Friday, August 28, 2009

It's Puzzle Building Without a Box Cover

As I start to put (yet again, hopefully for the last time) the finishing touches on my manuscript, I picked up a book I bought recently that is essentially a reference to all things fantasy.

In the introduction, hugely famous fantasy writer Terry Brooks writes about the importance of outlining, so that you can make sure you get your story right. He deemed this pre-writing part as "Puzzle-building without a box cover," and I really loved that phrase.

Because it's true. In all of our stories, we are pulling characters and plot points--the puzzle pieces--out of nowhere and trying to fit them together in a way that makes sense. When it's all said and done, we want to be able to glue those pieces together permanently and frame up that puzzle (or, preferably, to see it on a shelf in Barnes and Noble or Borders). The reason I love the box cover-less puzzle analogy is because it expresses how truly unique and challenging it is to write a good book. Imagine dumping a 10,000-piece puzzle of an ocean full of colorful fish on a table and trying to solve it with no point of reference. Daunting, huh?

You set out to completing it, though, because you've bought the puzzle (thought up a story you can't ignore) and feel it inside that this puzzle will not go away until it's finished. You start the puzzle and it's going great! You get all the outside pieces with the straight edges put together. Then comes the heart of the puzzle, and boy is it tough now.

Don't give up, though, because it's going to be a beautiful thing to see when it's all put together. Sure, there may be times when it seems like there's no way you'll get it done, and that the puzzlemaker must have forgotten to put several pieces in the box. And just when you're at your lowest and ready to tear the puzzle apart, your puzzle-friends will stop by on the weekends and solve a couple of pieces and remind you how awesome that puzzle will be when you get it done.

Kinda like writing. Everyone wants to give up at some point. Heck, J.K. Rowling almost committed suicide at one point. (Literally.) But then your family and other writer friends sympathize and encourage you, and maybe even solve a piece or two of that puzzle, and you keep plodding forward. So stick with it, because that puzzle will be something to behold.


storyqueen said...

Hmmm, Tyler, interesting point. I might argue that, for me, writing is more like finding those hundreds of puzzle pieces of colorful fish and deciding to make a collage or mosaic from them. I mean, I am creating the puzzle, so it really doesn't have to conform to the box cover the first time around.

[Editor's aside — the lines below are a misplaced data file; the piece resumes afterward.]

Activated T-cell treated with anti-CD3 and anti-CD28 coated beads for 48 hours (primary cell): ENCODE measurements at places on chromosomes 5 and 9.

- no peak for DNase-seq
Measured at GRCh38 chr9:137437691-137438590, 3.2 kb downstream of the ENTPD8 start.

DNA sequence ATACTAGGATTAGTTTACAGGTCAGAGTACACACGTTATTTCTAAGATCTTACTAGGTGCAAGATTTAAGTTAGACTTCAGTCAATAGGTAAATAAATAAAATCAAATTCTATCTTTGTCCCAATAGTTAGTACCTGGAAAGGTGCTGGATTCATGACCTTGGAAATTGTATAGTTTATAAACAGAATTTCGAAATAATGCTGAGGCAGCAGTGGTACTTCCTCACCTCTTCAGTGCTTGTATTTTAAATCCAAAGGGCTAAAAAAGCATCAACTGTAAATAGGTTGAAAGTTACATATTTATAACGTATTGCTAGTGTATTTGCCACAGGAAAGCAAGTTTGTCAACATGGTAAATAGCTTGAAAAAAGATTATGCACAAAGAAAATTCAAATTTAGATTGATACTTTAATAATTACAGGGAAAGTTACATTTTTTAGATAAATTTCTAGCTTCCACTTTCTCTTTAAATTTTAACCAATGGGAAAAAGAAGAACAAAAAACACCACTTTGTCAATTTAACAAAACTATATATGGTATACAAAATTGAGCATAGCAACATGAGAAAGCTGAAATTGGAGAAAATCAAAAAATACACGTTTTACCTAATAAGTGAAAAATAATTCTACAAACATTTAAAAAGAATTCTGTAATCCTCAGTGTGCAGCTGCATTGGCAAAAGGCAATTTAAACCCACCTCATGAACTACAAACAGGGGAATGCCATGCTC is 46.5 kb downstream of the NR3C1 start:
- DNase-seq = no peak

(Then I can look at it and go,"Oh Gosh, what have I done???/)

Seriously, most of my ideas for a story occur in the throes of writing, not before.

Great post!


Tyler said...

Thanks, Shelley!

And that's interesting a very interesting point you make there. There are definitely 2 schools of writing: the "I must plan it out" and the "let's see where it takes me." I'm 100% completely the former, and any time I've tried to see where it takes me, I get COMPLETELY lost.

Plus, for me, the fun is all in the plannins.

Anyone else?? Plan or Play?

Hardygirl said...

I play as long as I can--always starting with characters and I see where they take me. Then when I hit a wall, I go back and plan (i.e. outline and give it some structure).

So, maybe I just start working on the puzzle first with no idea where it's going, and then I go back and try to find the corners, end pieces, pieces with sky, etc.

I had never heard that J.K. Rawlings tried to kill herself. Really?


Katie said...

Great post Tyler!

I love this image :-)

What about when you set out to put your puzzle together and then realize that it's not fish at all, it's horses. And you've been assembling it on the backside... yeah - that's where I've been. LOL

Tyler said...

SF - I love playing in the beginning, too. I'm a total brainstorming kinda guy. As for that writing, peh, who needs it? ;) And yeah, I heard from somewhere (an interview, I think) that Jo was at the point of suicide. Don't think she ever actually attempted, though, just seriously considered.

Katie - Thanks! And the horses vs. fish dilemma is something we all experience, I think. Haha. I love it.

Nishant said...

the fun is all in the plannins. Work from home India

非凡 said...

I'm appreciate your writing skill.Please keep on working hard.^^